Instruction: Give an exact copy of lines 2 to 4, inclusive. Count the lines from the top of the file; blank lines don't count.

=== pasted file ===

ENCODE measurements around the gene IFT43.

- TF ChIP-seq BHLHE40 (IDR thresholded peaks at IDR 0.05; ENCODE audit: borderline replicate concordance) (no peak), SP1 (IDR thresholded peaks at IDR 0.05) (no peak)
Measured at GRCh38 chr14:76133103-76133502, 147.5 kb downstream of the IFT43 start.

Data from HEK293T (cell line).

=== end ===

- TF ChIP-seq BHLHE40 (IDR thresholded peaks at IDR 0.05; ENCODE audit: borderline replicate concordance) (no peak), SP1 (IDR thresholded peaks at IDR 0.05) (no peak)
Measured at GRCh38 chr14:76133103-76133502, 147.5 kb downstream of the IFT43 start.

Data from HEK293T (cell line).